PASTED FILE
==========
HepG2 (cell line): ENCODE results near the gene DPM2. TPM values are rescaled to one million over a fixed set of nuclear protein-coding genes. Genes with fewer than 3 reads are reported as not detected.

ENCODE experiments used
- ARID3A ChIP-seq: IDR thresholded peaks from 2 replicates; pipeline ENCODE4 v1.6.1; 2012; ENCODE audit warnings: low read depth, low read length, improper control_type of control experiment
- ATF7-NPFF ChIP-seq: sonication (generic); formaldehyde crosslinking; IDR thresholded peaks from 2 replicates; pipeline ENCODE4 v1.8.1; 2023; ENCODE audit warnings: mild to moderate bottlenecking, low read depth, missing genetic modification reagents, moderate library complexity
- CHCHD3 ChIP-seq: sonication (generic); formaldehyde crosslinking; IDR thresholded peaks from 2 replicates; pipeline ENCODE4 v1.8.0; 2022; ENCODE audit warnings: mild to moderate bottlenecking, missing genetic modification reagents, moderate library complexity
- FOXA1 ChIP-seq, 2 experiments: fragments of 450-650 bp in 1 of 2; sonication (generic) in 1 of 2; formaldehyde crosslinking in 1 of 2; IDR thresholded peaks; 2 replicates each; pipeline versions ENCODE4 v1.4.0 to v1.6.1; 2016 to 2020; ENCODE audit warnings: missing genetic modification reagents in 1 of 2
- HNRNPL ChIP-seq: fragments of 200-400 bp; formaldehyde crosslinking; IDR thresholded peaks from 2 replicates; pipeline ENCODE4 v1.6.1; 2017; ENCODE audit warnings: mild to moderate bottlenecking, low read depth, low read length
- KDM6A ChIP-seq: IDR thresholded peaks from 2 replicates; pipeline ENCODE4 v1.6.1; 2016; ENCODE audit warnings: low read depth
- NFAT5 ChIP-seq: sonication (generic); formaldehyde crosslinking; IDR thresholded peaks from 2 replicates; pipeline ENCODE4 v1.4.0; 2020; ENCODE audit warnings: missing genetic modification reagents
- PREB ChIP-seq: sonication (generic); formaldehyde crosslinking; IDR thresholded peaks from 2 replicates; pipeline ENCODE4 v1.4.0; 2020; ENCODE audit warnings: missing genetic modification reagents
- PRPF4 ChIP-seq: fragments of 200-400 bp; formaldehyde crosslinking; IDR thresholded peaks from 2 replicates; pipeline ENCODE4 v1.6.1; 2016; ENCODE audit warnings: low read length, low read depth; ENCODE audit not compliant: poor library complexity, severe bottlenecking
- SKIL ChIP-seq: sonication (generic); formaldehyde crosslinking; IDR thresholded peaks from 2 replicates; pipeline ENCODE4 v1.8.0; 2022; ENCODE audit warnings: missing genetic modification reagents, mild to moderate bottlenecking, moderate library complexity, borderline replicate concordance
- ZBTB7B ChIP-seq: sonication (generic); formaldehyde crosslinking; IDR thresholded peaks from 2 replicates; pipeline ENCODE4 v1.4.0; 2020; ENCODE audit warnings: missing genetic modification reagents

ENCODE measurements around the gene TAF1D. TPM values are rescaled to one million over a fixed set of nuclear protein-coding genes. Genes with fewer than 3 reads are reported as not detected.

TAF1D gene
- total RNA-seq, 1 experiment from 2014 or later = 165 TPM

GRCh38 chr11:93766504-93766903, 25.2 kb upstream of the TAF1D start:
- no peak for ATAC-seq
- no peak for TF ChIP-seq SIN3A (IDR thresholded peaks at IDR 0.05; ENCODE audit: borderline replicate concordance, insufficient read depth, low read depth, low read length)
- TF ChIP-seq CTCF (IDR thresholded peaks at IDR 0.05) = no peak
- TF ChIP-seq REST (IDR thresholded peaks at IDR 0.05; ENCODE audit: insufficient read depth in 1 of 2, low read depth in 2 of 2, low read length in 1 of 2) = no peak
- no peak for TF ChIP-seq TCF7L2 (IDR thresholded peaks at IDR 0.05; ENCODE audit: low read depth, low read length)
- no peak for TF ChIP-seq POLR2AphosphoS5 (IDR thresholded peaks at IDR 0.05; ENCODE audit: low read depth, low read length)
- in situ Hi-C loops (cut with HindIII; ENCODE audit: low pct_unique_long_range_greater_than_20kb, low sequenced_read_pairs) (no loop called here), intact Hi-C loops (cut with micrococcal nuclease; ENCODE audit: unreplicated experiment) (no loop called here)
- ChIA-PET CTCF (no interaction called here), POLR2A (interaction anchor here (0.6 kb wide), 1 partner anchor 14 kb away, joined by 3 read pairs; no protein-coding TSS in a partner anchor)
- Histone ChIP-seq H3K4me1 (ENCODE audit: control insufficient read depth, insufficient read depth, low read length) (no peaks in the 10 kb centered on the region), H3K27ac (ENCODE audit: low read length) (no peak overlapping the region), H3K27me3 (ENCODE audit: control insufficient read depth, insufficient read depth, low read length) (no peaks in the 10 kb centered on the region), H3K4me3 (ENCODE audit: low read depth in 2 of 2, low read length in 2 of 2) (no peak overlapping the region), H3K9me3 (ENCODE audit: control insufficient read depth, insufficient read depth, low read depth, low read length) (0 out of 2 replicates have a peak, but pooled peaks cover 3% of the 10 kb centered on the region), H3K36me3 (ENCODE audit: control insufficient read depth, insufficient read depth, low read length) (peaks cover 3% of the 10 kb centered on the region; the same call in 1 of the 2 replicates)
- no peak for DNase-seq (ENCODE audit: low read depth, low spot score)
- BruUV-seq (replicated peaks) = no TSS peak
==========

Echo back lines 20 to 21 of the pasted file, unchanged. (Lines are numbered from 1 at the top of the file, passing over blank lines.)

- TF ChIP-seq CTCF (IDR thresholded peaks at IDR 0.05) = no peak
- TF ChIP-seq REST (IDR thresholded peaks at IDR 0.05; ENCODE audit: insufficient read depth in 1 of 2, low read depth in 2 of 2, low read length in 1 of 2) = no peak